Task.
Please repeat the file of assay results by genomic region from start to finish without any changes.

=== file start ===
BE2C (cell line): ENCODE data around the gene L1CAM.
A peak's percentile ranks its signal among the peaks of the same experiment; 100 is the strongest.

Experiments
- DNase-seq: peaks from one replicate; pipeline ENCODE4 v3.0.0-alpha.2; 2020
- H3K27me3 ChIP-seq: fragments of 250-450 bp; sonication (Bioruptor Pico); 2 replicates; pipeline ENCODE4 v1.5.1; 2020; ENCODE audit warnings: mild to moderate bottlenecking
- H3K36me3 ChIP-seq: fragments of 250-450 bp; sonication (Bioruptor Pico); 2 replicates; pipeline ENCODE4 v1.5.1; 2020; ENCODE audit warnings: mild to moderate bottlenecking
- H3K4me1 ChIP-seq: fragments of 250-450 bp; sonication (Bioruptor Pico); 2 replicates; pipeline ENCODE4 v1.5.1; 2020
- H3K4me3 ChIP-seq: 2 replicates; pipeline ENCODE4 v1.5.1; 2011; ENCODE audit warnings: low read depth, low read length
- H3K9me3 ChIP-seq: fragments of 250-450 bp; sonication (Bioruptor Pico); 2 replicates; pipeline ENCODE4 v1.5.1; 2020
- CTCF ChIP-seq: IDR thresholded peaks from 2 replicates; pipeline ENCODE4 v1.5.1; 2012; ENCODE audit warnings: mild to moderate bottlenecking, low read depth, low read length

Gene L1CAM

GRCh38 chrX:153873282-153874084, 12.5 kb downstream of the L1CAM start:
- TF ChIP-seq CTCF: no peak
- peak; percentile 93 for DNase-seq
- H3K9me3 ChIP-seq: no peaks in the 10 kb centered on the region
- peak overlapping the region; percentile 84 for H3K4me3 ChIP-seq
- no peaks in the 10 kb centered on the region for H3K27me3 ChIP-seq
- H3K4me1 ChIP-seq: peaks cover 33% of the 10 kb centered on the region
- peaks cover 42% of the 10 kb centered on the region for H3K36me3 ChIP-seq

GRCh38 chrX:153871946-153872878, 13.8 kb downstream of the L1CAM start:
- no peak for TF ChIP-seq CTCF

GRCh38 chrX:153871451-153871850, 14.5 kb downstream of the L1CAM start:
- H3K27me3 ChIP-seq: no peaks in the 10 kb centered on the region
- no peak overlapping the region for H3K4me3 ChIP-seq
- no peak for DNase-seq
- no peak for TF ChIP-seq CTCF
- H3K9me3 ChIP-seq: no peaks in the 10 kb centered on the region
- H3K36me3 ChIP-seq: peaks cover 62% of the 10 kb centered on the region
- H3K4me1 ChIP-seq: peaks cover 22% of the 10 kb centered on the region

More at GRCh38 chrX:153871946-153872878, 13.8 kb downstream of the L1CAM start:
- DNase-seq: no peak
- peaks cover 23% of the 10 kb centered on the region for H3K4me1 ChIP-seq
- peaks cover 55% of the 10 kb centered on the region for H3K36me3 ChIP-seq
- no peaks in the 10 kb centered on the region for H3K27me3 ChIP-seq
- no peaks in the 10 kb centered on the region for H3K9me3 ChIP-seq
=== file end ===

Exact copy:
BE2C (cell line): ENCODE data around the gene L1CAM.
A peak's percentile ranks its signal among the peaks of the same experiment; 100 is the strongest.

Experiments
- DNase-seq: peaks from one replicate; pipeline ENCODE4 v3.0.0-alpha.2; 2020
- H3K27me3 ChIP-seq: fragments of 250-450 bp; sonication (Bioruptor Pico); 2 replicates; pipeline ENCODE4 v1.5.1; 2020; ENCODE audit warnings: mild to moderate bottlenecking
- H3K36me3 ChIP-seq: fragments of 250-450 bp; sonication (Bioruptor Pico); 2 replicates; pipeline ENCODE4 v1.5.1; 2020; ENCODE audit warnings: mild to moderate bottlenecking
- H3K4me1 ChIP-seq: fragments of 250-450 bp; sonication (Bioruptor Pico); 2 replicates; pipeline ENCODE4 v1.5.1; 2020
- H3K4me3 ChIP-seq: 2 replicates; pipeline ENCODE4 v1.5.1; 2011; ENCODE audit warnings: low read depth, low read length
- H3K9me3 ChIP-seq: fragments of 250-450 bp; sonication (Bioruptor Pico); 2 replicates; pipeline ENCODE4 v1.5.1; 2020
- CTCF ChIP-seq: IDR thresholded peaks from 2 replicates; pipeline ENCODE4 v1.5.1; 2012; ENCODE audit warnings: mild to moderate bottlenecking, low read depth, low read length

Gene L1CAM

GRCh38 chrX:153873282-153874084, 12.5 kb downstream of the L1CAM start:
- TF ChIP-seq CTCF: no peak
- peak; percentile 93 for DNase-seq
- H3K9me3 ChIP-seq: no peaks in the 10 kb centered on the region
- peak overlapping the region; percentile 84 for H3K4me3 ChIP-seq
- no peaks in the 10 kb centered on the region for H3K27me3 ChIP-seq
- H3K4me1 ChIP-seq: peaks cover 33% of the 10 kb centered on the region
- peaks cover 42% of the 10 kb centered on the region for H3K36me3 ChIP-seq

GRCh38 chrX:153871946-153872878, 13.8 kb downstream of the L1CAM start:
- no peak for TF ChIP-seq CTCF

GRCh38 chrX:153871451-153871850, 14.5 kb downstream of the L1CAM start:
- H3K27me3 ChIP-seq: no peaks in the 10 kb centered on the region
- no peak overlapping the region for H3K4me3 ChIP-seq
- no peak for DNase-seq
- no peak for TF ChIP-seq CTCF
- H3K9me3 ChIP-seq: no peaks in the 10 kb centered on the region
- H3K36me3 ChIP-seq: peaks cover 62% of the 10 kb centered on the region
- H3K4me1 ChIP-seq: peaks cover 22% of the 10 kb centered on the region

More at GRCh38 chrX:153871946-153872878, 13.8 kb downstream of the L1CAM start:
- DNase-seq: no peak
- peaks cover 23% of the 10 kb centered on the region for H3K4me1 ChIP-seq
- peaks cover 55% of the 10 kb centered on the region for H3K36me3 ChIP-seq
- no peaks in the 10 kb centered on the region for H3K27me3 ChIP-seq
- no peaks in the 10 kb centered on the region for H3K9me3 ChIP-seq